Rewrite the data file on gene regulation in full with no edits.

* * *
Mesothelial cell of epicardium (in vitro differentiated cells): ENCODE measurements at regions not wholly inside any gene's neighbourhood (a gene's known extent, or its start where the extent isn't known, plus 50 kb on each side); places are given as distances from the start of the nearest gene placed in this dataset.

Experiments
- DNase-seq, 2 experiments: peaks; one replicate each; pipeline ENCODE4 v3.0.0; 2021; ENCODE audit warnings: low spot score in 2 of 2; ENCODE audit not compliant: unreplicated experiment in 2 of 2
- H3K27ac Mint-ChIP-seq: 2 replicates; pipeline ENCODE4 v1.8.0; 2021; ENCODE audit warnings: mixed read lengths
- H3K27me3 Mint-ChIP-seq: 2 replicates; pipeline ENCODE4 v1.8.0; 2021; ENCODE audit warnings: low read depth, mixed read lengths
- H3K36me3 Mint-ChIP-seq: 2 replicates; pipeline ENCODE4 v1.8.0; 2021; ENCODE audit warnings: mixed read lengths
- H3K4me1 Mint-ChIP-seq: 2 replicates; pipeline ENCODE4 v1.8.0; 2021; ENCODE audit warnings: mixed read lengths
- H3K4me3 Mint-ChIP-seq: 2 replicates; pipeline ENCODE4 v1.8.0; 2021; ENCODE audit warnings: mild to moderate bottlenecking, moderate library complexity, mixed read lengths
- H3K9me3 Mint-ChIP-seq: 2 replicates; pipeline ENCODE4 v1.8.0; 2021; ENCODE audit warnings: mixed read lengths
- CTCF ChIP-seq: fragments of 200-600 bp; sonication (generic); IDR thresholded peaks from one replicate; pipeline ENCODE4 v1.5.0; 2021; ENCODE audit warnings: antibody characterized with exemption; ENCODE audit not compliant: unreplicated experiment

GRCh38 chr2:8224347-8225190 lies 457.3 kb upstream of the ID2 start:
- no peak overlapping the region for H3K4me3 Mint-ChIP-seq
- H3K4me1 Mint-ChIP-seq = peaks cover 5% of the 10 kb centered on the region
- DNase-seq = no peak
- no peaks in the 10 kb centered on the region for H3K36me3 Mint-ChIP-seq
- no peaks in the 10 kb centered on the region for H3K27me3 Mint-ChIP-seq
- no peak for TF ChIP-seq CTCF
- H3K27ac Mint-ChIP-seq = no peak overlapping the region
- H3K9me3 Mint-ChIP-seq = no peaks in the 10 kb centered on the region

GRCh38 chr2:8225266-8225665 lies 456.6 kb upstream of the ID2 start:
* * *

Mesothelial cell of epicardium (in vitro differentiated cells): ENCODE measurements at regions not wholly inside any gene's neighbourhood (a gene's known extent, or its start where the extent isn't known, plus 50 kb on each side); places are given as distances from the start of the nearest gene placed in this dataset.

Experiments
- DNase-seq, 2 experiments: peaks; one replicate each; pipeline ENCODE4 v3.0.0; 2021; ENCODE audit warnings: low spot score in 2 of 2; ENCODE audit not compliant: unreplicated experiment in 2 of 2
- H3K27ac Mint-ChIP-seq: 2 replicates; pipeline ENCODE4 v1.8.0; 2021; ENCODE audit warnings: mixed read lengths
- H3K27me3 Mint-ChIP-seq: 2 replicates; pipeline ENCODE4 v1.8.0; 2021; ENCODE audit warnings: low read depth, mixed read lengths
- H3K36me3 Mint-ChIP-seq: 2 replicates; pipeline ENCODE4 v1.8.0; 2021; ENCODE audit warnings: mixed read lengths
- H3K4me1 Mint-ChIP-seq: 2 replicates; pipeline ENCODE4 v1.8.0; 2021; ENCODE audit warnings: mixed read lengths
- H3K4me3 Mint-ChIP-seq: 2 replicates; pipeline ENCODE4 v1.8.0; 2021; ENCODE audit warnings: mild to moderate bottlenecking, moderate library complexity, mixed read lengths
- H3K9me3 Mint-ChIP-seq: 2 replicates; pipeline ENCODE4 v1.8.0; 2021; ENCODE audit warnings: mixed read lengths
- CTCF ChIP-seq: fragments of 200-600 bp; sonication (generic); IDR thresholded peaks from one replicate; pipeline ENCODE4 v1.5.0; 2021; ENCODE audit warnings: antibody characterized with exemption; ENCODE audit not compliant: unreplicated experiment

GRCh38 chr2:8224347-8225190 lies 457.3 kb upstream of the ID2 start:
- no peak overlapping the region for H3K4me3 Mint-ChIP-seq
- H3K4me1 Mint-ChIP-seq = peaks cover 5% of the 10 kb centered on the region
- DNase-seq = no peak
- no peaks in the 10 kb centered on the region for H3K36me3 Mint-ChIP-seq
- no peaks in the 10 kb centered on the region for H3K27me3 Mint-ChIP-seq
- no peak for TF ChIP-seq CTCF
- H3K27ac Mint-ChIP-seq = no peak overlapping the region
- H3K9me3 Mint-ChIP-seq = no peaks in the 10 kb centered on the region

GRCh38 chr2:8225266-8225665 lies 456.6 kb upstream of the ID2 start: